In the changing market environment of livestock products, the delivery of animal health services is emerging as an important priority area for enhancing the competitiveness of poor livestock producers. At the same time, governments are continuing to face serious budgetary difficulties and are finding it difficult to expand the reach of these services or improve service quality. In this context of a changing environment and dwindling public resources, this paper revisits the economic framework that has thus far guided thinking about public and private sector roles in the provision of animal health services and examines the ongoing debate on livestock service delivery for the poor. The paper highlights the importance of strong institutions and appropriate legislation for regulating behaviour and enforcing contracts and re-emphasises the idea, which is supported by economic theory, that there is a need for task sharing between the public and private sectors. The paper further emphasizes the need for: a) integrating the debate on livestock service delivery with the larger debate on political economy and institutional development, and b) ensuring service access in poor marginal areas by working through membership organisations, self-help groups and civil society organisations, and by promoting the use of para-professionals and community-based animal health delivery systems. PMID:15200085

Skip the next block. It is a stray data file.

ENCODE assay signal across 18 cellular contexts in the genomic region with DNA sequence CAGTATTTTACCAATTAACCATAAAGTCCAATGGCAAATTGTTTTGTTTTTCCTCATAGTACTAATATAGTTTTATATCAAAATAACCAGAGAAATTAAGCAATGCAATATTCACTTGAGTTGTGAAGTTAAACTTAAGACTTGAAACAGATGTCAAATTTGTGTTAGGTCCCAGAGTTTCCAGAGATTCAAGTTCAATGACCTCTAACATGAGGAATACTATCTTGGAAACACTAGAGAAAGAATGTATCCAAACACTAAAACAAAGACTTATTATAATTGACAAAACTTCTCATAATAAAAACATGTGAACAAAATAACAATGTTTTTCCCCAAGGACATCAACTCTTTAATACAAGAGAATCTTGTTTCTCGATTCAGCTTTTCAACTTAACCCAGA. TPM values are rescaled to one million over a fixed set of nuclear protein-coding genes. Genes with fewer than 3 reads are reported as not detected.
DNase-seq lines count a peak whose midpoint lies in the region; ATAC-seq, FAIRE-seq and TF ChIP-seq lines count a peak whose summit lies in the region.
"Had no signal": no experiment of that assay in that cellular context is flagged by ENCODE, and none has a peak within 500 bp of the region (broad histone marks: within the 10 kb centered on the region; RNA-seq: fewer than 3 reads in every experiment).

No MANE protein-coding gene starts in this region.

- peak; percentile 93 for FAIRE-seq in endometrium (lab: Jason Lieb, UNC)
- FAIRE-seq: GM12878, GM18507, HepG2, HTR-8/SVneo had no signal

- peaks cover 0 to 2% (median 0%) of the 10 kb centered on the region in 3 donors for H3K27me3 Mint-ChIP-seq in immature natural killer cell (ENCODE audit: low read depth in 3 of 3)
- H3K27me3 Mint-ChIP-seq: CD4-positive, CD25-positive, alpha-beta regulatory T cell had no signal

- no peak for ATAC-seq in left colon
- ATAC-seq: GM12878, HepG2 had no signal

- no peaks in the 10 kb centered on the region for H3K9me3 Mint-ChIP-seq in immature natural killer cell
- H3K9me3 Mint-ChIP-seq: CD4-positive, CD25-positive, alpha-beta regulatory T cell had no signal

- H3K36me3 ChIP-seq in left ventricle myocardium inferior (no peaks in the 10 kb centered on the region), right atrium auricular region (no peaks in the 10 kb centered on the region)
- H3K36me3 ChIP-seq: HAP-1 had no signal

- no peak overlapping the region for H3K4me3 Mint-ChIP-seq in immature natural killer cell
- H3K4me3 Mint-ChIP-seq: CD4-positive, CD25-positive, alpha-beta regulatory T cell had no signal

16. Job Satisfaction of Primary Health-Care Providers (Public Sector) in Urban Setting

    PubMed Central

    Kumar, Pawan; Khan, Abdul Majeed; Inder, Deep; Sharma, Nandini

    2013-01-01

    Introduction: Job satisfaction is determined by a discrepancy between what one wants in a job and what one has in a job. The core components of information necessary for what satisfies and motivates the health work force in our country are missing at policy level. Therefore present study will help us to know the factors for job satisfaction among primary health care providers in public sector. Materials and Methods: Present study is descriptive in nature conducted in public sector dispensaries/primary urban health centers in Delhi among health care providers. Pretested structured questionnaire was administered to 227 health care providers. Data was analyzed using SPSS and relevant statistical test were applied. Results: Analysis of study reveals that ANMs are more satisfied than MOs, Pharmacist and Lab assistants/Lab technicians; and the difference is significant (P < 0.01). Age and education level of health care providers don’t show any significant difference in job satisfaction. All the health care providers are dissatisfied from the training policies and practices, salaries and opportunities for career growth in the organization. Majority of variables studied for job satisfaction have low scores. Five factor were identified concerned with job satisfaction in factor analysis. Conclusion: Job satisfaction is poor for all the four groups of health care providers in dispensaries/primary urban health centers and it is not possible to assign a single factor as a sole determinant of dissatisfaction in the job. Therefore it is recommended that appropriate changes are required at the policy as well as at the dispensary/PUHC level to keep the health work force motivated under public sector in Delhi. PMID:24479088

  17. African American Patients Seeking Treatment in the Public Sector: Characteristics of Buprenorphine v. Methadone Patients

    PubMed Central

    Mitchell, Shannon Gwin; Kelly, Sharon M.; Gryczynski, Jan; Myers, C. Patrick; Jaffe, Jerome H.; O’Grady, Kevin E.; Olsen, Yngvild K.; Schwartz, Robert P.

    2011-01-01